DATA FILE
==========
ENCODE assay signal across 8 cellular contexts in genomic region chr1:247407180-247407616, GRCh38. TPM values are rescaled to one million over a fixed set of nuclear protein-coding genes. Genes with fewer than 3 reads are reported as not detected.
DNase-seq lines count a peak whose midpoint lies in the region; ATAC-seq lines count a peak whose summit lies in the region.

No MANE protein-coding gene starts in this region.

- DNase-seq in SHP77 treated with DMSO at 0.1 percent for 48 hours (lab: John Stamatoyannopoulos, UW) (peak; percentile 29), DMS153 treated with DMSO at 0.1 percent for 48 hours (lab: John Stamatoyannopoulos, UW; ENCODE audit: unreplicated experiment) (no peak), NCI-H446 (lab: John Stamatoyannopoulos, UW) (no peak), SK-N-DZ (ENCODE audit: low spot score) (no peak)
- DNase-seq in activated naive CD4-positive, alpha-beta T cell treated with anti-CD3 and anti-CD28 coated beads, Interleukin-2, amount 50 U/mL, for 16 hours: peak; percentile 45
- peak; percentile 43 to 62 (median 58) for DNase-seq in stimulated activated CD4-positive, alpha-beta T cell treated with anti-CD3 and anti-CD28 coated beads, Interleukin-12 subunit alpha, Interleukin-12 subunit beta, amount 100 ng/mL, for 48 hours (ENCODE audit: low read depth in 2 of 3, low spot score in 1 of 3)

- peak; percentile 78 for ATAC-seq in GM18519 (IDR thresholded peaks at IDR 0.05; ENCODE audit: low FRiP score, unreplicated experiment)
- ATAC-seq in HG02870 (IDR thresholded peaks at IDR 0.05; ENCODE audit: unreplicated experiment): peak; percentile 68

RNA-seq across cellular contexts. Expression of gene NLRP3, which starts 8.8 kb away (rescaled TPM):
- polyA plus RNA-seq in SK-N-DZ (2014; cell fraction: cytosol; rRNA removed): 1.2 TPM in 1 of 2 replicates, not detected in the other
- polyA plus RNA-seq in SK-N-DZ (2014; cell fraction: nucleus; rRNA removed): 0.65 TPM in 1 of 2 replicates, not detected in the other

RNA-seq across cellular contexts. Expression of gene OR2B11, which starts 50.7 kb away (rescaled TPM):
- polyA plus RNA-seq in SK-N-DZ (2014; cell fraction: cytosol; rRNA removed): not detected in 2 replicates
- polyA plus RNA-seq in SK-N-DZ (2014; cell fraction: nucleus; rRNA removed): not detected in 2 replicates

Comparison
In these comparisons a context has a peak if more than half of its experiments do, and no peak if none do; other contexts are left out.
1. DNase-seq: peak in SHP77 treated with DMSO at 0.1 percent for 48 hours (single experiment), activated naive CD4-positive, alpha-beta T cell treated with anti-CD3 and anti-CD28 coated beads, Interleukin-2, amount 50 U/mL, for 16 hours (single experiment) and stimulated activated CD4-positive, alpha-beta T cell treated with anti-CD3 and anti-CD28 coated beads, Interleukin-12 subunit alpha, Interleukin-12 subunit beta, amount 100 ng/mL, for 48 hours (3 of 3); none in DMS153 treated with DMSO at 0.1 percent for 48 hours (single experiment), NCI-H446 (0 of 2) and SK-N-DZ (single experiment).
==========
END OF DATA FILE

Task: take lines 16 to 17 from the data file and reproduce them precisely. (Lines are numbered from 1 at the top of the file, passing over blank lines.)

In these comparisons a context has a peak if more than half of its experiments do, and no peak if none do; other contexts are left out.
1. DNase-seq: peak in SHP77 treated with DMSO at 0.1 percent for 48 hours (single experiment), activated naive CD4-positive, alpha-beta T cell treated with anti-CD3 and anti-CD28 coated beads, Interleukin-2, amount 50 U/mL, for 16 hours (single experiment) and stimulated activated CD4-positive, alpha-beta T cell treated with anti-CD3 and anti-CD28 coated beads, Interleukin-12 subunit alpha, Interleukin-12 subunit beta, amount 100 ng/mL, for 48 hours (3 of 3); none in DMS153 treated with DMSO at 0.1 percent for 48 hours (single experiment), NCI-H446 (0 of 2) and SK-N-DZ (single experiment).